In a new book chapter, Associate Professor of Media and Society Leah Shafer examines the mockumentary chronicling of the fictional paper company Dunder Mifflin and the lives of its employees, and assesses the show’s impact on television comedies and modern American culture.
The book, The 25 Sitcoms that Changed Television: Turning Points in American Culture, edited by Aaron Barlow and Laura Westengard, explores the roles sitcoms occupy in reflecting their audiences and American society as a whole.
In Shafer’s chapter, “The Office: Broadcast Television in the Digital Age,” she considers the ways the U.S. sitcom The Office is situated “within the technologies and practices of the digital era, emphasizing the show’s meta-awareness, relationship to surveillance, and challenge to ‘authenticity’ as reflections of a uniquely 21st century shift in the television industry more broadly.” In contrast to the “cheerful lack of authenticity” of 20th century sitcoms, Shafer argues that The Office marks “a shift toward a different conception of the ‘reality’ being portrayed,” with its “hybrid format and mockumentary style” that “encourages viewers to form affective connections with its ironic depictions of ‘American banality.’”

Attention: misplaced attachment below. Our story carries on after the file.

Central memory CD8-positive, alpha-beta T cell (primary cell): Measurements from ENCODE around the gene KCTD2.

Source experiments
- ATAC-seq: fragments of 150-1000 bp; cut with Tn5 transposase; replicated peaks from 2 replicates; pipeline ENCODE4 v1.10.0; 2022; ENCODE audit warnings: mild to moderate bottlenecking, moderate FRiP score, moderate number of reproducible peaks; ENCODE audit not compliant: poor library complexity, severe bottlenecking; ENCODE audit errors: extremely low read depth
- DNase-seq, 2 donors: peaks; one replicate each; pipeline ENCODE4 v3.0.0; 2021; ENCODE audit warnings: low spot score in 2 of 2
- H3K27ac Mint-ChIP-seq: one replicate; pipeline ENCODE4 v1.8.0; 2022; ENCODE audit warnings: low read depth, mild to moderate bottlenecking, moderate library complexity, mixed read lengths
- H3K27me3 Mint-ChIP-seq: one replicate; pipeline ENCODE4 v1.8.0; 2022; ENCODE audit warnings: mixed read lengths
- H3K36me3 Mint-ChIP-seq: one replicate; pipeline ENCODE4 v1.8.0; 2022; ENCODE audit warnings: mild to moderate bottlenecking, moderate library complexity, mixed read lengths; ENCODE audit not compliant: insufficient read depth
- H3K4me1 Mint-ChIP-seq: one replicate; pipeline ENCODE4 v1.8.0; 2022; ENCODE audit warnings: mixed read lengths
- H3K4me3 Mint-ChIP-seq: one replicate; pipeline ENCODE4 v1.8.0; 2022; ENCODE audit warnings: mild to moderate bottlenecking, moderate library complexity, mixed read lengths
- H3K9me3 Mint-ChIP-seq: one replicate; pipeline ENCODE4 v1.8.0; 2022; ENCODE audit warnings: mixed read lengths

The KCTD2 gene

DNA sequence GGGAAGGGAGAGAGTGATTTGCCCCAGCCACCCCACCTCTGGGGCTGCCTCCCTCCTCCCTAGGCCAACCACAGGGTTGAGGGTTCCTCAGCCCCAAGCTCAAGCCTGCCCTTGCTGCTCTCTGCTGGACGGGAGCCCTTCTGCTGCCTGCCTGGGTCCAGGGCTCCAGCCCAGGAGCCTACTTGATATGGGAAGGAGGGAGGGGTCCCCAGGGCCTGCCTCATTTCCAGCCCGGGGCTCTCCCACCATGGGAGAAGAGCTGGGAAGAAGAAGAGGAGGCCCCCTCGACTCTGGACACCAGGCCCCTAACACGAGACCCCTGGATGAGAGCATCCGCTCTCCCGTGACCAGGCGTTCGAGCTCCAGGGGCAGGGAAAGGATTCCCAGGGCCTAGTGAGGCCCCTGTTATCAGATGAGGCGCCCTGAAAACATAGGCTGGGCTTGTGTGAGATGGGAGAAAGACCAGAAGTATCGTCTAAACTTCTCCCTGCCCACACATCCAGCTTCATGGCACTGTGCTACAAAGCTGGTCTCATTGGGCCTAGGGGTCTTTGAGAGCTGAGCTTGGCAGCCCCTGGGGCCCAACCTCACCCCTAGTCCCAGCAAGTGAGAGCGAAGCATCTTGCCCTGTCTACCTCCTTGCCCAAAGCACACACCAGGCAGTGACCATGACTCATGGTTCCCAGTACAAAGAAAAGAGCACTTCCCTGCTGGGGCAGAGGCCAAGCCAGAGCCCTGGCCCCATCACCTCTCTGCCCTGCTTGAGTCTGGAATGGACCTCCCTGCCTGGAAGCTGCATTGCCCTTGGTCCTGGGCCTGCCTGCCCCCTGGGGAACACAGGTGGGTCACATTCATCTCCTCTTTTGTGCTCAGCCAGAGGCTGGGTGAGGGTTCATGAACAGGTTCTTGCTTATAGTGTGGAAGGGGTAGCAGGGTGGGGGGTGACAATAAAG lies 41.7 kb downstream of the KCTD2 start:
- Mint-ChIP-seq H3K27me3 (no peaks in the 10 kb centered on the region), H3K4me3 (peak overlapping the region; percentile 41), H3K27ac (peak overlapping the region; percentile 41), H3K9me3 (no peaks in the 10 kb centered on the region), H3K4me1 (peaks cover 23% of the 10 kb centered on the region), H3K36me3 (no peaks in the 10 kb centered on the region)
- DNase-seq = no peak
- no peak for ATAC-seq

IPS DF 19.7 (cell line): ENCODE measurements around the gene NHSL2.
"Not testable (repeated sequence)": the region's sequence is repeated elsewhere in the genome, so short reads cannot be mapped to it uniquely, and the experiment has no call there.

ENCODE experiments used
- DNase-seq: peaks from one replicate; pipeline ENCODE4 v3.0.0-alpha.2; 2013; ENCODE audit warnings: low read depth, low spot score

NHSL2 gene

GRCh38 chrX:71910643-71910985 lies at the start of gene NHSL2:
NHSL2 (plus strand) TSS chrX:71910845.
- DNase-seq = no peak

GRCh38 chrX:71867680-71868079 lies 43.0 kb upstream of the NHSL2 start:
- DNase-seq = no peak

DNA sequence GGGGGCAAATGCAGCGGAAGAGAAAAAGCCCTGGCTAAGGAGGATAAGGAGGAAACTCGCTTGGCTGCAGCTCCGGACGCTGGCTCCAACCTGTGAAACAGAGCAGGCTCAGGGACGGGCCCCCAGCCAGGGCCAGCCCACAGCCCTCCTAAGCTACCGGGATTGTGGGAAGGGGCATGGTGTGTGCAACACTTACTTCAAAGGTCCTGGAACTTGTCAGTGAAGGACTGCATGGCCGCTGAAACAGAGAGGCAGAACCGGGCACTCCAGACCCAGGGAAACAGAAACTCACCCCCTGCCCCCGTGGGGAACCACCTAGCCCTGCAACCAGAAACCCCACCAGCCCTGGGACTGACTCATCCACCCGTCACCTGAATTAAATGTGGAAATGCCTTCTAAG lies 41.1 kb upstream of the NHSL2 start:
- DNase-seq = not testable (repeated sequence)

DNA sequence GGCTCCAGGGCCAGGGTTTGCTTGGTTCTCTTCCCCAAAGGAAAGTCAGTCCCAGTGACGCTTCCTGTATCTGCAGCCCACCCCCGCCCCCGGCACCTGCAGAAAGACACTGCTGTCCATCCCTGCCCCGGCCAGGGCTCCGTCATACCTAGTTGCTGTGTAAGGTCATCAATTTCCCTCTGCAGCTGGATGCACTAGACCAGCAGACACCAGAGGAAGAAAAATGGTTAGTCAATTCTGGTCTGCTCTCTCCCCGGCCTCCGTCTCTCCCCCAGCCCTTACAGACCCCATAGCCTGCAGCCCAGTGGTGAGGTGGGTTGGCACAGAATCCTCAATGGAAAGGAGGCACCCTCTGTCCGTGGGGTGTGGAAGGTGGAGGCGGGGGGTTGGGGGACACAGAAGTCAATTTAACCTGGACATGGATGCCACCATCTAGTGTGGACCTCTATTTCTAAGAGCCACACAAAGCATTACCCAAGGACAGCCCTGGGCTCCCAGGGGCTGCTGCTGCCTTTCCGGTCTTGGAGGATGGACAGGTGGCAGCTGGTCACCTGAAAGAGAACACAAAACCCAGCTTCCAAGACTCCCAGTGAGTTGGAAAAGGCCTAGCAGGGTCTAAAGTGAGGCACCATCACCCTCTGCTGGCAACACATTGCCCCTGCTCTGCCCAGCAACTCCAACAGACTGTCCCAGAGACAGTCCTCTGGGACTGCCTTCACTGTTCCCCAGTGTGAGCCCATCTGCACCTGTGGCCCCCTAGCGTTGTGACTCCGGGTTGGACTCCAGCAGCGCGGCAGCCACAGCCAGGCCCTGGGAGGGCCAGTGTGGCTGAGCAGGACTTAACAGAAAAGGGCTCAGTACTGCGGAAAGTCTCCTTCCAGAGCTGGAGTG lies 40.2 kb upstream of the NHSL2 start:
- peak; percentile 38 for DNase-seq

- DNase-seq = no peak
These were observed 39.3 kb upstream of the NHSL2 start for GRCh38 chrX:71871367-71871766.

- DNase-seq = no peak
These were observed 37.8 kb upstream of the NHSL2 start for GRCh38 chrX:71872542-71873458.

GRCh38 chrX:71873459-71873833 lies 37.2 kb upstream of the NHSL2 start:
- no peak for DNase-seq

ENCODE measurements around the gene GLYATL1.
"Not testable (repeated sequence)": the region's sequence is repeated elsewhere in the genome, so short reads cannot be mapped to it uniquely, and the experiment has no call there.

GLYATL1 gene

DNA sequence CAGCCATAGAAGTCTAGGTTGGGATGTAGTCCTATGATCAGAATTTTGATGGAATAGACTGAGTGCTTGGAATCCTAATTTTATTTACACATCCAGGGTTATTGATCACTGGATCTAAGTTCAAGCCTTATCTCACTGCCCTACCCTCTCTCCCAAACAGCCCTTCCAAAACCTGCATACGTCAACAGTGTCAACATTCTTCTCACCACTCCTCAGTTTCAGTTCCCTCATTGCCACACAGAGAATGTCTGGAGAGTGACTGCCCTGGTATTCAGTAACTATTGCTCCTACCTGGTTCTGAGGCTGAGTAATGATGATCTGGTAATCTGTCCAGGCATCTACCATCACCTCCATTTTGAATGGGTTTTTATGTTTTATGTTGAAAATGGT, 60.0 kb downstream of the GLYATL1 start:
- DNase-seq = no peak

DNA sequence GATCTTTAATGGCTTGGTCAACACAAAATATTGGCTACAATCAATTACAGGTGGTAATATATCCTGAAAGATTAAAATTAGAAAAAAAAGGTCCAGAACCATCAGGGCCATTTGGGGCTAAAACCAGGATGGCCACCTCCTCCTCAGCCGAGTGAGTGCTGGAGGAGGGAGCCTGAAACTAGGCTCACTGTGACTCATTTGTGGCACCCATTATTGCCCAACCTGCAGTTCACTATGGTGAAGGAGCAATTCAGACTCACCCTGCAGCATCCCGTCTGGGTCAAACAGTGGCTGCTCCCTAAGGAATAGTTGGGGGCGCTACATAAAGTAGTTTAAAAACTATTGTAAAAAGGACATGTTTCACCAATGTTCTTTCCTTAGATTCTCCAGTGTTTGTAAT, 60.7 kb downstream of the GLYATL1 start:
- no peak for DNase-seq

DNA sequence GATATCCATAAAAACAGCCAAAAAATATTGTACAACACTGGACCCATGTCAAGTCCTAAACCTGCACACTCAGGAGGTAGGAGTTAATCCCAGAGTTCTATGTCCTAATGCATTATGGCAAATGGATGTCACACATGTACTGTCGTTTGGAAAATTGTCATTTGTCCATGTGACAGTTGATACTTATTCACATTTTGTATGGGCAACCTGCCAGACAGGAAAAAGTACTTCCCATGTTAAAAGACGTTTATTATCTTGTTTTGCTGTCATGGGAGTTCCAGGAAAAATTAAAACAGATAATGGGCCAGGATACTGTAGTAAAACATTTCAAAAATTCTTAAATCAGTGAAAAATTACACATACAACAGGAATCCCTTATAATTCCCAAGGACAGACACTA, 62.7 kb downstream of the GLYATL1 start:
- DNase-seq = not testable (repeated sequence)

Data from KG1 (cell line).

Shafer’s work has been widely published and anthologized, appearing in journals including FLOW: A Critical Forum on Television and Media Culture, Afterimage and Film Criticism. Her scholarship on media studies pedagogy has appeared in The Journal of Interactive Technology and Pedagogy and Teaching Media Quarterly, and she was a guest-editor for a volume of Cinema Journal Teaching Dossier.
A scholar and artist, she was recently awarded a research residency with the experimental media art collaborative Signal Culture, and her experimental documentary Declaration of Sentiments Wesleyan Chapel has screened in juried film festivals and is cited in the recently published volume Networked Cinemas. She has helped organize local and national workshops on media studies pedagogy and has presented widely at conferences and symposia.
An HWS faculty member since 2008, she has served on many institutional and departmental committees. She holds an A.B., M.A. and a Ph.D. from Cornell University, and has taught at Ithaca College and for the Bard Prison Initiative, where she served as campus coordinator. Her courses explore the culture and history of media, including television, film, advertising and the Internet.